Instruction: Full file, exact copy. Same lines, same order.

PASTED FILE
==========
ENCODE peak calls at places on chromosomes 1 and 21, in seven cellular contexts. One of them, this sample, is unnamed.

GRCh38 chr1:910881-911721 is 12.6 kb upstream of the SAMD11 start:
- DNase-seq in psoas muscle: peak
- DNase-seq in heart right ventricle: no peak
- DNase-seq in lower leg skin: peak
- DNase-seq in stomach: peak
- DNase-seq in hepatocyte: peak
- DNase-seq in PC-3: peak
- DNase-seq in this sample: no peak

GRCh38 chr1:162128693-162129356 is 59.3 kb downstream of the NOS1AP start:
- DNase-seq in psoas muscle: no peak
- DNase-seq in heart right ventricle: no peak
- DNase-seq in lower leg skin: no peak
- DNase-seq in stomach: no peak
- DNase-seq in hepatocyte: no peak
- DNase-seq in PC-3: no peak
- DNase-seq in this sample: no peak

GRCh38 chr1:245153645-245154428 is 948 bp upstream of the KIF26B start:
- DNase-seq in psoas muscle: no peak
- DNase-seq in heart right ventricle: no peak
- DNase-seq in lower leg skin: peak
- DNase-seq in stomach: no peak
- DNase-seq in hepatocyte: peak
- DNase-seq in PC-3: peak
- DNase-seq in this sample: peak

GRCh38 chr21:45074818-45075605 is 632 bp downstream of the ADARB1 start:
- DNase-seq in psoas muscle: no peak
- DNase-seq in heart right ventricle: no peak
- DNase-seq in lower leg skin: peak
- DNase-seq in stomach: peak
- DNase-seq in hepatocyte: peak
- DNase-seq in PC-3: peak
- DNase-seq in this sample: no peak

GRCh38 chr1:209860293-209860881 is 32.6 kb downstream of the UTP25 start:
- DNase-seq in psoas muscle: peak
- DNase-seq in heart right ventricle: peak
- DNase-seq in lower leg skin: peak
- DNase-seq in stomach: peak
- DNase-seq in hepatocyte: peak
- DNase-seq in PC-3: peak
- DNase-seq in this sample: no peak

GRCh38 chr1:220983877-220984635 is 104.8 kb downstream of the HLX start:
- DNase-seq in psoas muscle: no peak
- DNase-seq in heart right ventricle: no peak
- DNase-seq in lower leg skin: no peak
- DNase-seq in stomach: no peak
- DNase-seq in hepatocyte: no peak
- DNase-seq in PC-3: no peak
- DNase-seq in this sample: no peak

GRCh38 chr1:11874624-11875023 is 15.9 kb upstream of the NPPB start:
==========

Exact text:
ENCODE peak calls at places on chromosomes 1 and 21, in seven cellular contexts. One of them, this sample, is unnamed.

GRCh38 chr1:910881-911721 is 12.6 kb upstream of the SAMD11 start:
- DNase-seq in psoas muscle: peak
- DNase-seq in heart right ventricle: no peak
- DNase-seq in lower leg skin: peak
- DNase-seq in stomach: peak
- DNase-seq in hepatocyte: peak
- DNase-seq in PC-3: peak
- DNase-seq in this sample: no peak

GRCh38 chr1:162128693-162129356 is 59.3 kb downstream of the NOS1AP start:
- DNase-seq in psoas muscle: no peak
- DNase-seq in heart right ventricle: no peak
- DNase-seq in lower leg skin: no peak
- DNase-seq in stomach: no peak
- DNase-seq in hepatocyte: no peak
- DNase-seq in PC-3: no peak
- DNase-seq in this sample: no peak

GRCh38 chr1:245153645-245154428 is 948 bp upstream of the KIF26B start:
- DNase-seq in psoas muscle: no peak
- DNase-seq in heart right ventricle: no peak
- DNase-seq in lower leg skin: peak
- DNase-seq in stomach: no peak
- DNase-seq in hepatocyte: peak
- DNase-seq in PC-3: peak
- DNase-seq in this sample: peak

GRCh38 chr21:45074818-45075605 is 632 bp downstream of the ADARB1 start:
- DNase-seq in psoas muscle: no peak
- DNase-seq in heart right ventricle: no peak
- DNase-seq in lower leg skin: peak
- DNase-seq in stomach: peak
- DNase-seq in hepatocyte: peak
- DNase-seq in PC-3: peak
- DNase-seq in this sample: no peak

GRCh38 chr1:209860293-209860881 is 32.6 kb downstream of the UTP25 start:
- DNase-seq in psoas muscle: peak
- DNase-seq in heart right ventricle: peak
- DNase-seq in lower leg skin: peak
- DNase-seq in stomach: peak
- DNase-seq in hepatocyte: peak
- DNase-seq in PC-3: peak
- DNase-seq in this sample: no peak

GRCh38 chr1:220983877-220984635 is 104.8 kb downstream of the HLX start:
- DNase-seq in psoas muscle: no peak
- DNase-seq in heart right ventricle: no peak
- DNase-seq in lower leg skin: no peak
- DNase-seq in stomach: no peak
- DNase-seq in hepatocyte: no peak
- DNase-seq in PC-3: no peak
- DNase-seq in this sample: no peak

GRCh38 chr1:11874624-11875023 is 15.9 kb upstream of the NPPB start: